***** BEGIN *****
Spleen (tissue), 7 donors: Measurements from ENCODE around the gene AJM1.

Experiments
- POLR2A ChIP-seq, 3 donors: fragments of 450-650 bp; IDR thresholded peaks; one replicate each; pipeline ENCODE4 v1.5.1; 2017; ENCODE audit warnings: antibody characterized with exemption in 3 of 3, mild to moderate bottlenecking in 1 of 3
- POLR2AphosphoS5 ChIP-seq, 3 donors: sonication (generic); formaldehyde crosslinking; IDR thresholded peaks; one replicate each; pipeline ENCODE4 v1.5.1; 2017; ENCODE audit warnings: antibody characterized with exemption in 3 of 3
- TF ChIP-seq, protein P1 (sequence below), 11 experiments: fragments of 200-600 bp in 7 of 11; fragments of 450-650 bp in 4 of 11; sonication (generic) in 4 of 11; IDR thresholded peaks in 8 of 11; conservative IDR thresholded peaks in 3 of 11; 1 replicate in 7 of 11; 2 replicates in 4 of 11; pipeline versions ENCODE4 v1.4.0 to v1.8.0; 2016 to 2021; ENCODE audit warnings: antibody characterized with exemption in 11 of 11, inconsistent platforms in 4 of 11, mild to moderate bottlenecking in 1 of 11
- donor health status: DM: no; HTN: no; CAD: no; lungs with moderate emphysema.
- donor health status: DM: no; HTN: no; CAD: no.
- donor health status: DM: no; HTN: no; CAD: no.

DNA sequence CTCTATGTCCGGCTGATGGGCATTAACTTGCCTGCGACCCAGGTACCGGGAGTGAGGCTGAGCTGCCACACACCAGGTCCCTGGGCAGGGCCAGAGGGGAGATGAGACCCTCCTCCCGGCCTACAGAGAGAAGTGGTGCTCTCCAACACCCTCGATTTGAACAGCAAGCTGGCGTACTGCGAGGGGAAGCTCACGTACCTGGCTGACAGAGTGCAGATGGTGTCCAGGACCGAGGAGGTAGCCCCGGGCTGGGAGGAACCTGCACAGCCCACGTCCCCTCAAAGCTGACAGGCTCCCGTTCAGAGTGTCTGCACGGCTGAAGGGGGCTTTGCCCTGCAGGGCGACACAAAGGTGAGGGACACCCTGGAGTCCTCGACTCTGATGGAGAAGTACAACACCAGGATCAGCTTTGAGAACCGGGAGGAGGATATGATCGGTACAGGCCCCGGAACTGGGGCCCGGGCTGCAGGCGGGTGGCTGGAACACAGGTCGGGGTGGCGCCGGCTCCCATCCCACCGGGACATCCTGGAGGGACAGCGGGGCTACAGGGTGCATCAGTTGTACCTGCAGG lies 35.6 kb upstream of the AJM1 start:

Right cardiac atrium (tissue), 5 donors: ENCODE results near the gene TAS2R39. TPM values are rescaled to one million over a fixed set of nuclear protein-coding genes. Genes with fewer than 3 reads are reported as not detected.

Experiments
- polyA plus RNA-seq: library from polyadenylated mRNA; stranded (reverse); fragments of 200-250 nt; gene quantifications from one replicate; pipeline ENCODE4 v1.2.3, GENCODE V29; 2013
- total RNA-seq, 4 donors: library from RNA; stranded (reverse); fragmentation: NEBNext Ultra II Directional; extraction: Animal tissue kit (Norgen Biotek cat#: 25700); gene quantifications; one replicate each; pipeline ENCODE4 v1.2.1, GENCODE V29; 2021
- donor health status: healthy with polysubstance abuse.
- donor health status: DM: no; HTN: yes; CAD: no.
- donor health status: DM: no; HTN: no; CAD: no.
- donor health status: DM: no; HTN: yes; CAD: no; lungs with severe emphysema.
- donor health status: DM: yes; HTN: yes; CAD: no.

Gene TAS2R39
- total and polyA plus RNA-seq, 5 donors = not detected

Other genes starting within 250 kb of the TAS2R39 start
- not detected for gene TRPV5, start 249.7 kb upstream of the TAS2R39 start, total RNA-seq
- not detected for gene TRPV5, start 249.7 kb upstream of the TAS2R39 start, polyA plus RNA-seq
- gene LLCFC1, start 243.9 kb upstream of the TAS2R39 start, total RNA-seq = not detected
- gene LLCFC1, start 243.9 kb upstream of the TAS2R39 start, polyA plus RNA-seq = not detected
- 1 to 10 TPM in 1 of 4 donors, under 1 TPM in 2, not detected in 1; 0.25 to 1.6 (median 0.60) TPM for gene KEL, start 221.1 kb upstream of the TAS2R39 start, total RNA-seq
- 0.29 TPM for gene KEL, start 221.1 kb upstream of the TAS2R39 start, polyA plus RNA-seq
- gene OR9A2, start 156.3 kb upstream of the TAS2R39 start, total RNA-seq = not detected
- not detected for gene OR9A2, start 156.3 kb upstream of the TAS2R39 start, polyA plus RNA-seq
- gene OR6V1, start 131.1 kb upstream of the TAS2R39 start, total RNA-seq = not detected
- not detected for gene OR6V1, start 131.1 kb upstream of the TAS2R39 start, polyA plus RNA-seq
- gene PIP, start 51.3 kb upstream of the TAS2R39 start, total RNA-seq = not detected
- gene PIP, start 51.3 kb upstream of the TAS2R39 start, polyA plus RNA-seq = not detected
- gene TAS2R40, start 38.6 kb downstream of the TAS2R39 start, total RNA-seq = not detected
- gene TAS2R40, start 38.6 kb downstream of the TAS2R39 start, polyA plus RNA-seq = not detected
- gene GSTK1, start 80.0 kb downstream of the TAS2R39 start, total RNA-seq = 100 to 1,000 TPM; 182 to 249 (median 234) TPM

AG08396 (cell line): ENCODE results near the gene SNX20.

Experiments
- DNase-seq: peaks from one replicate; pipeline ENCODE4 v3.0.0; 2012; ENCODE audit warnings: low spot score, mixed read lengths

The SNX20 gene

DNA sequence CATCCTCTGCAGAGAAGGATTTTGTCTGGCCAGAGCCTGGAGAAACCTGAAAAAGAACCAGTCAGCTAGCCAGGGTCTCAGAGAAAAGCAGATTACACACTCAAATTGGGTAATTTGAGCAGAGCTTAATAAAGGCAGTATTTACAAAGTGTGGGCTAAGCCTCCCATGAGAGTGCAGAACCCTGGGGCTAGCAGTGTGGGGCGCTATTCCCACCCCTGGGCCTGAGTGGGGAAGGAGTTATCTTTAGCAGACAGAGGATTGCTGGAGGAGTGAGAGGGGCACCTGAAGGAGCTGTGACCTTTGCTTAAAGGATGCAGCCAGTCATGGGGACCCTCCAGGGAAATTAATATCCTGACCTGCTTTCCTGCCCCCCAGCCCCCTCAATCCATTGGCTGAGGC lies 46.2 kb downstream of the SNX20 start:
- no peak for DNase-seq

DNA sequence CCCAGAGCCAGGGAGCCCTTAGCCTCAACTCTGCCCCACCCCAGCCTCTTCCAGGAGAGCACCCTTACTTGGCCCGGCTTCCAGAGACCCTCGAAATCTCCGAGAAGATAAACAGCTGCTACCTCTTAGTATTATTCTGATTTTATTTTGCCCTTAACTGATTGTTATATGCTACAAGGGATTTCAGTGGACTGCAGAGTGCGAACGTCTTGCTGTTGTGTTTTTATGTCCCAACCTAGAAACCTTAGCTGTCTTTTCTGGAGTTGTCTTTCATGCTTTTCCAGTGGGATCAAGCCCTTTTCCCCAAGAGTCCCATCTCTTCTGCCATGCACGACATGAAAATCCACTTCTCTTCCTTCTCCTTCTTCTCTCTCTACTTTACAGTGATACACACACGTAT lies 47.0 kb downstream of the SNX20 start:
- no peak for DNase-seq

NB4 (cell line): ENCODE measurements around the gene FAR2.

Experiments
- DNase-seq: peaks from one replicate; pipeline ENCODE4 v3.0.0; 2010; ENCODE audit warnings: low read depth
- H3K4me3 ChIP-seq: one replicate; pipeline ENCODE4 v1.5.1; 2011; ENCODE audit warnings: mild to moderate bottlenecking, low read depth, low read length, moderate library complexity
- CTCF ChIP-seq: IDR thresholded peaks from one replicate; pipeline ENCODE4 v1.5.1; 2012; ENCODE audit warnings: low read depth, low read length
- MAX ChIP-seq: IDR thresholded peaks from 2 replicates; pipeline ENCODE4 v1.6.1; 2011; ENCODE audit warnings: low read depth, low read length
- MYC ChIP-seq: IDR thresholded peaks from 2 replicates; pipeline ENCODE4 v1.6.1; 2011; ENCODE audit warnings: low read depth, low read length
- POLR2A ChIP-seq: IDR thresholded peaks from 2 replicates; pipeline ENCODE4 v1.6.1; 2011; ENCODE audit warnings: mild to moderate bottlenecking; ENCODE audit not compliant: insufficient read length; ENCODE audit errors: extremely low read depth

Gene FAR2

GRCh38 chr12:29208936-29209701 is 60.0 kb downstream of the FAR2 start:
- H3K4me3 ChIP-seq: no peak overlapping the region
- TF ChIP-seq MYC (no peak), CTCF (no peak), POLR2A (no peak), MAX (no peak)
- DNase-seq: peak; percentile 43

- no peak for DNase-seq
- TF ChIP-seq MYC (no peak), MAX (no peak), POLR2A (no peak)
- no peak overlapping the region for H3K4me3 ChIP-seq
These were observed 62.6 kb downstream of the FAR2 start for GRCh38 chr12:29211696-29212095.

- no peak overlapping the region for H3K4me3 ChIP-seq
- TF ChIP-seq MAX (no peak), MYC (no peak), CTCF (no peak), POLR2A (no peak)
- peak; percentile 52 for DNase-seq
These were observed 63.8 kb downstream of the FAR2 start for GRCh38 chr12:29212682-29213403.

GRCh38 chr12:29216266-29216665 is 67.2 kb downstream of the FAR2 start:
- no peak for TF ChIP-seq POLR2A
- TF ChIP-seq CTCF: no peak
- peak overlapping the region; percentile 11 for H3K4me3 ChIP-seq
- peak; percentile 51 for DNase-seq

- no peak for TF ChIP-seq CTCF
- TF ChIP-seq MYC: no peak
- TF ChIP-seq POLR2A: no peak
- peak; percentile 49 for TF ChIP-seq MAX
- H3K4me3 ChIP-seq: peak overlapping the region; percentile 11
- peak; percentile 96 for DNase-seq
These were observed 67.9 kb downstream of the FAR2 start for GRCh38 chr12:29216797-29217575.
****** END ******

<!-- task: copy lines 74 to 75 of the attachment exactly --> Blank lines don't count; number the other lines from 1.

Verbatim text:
- peak; percentile 49 for TF ChIP-seq MAX
- H3K4me3 ChIP-seq: peak overlapping the region; percentile 11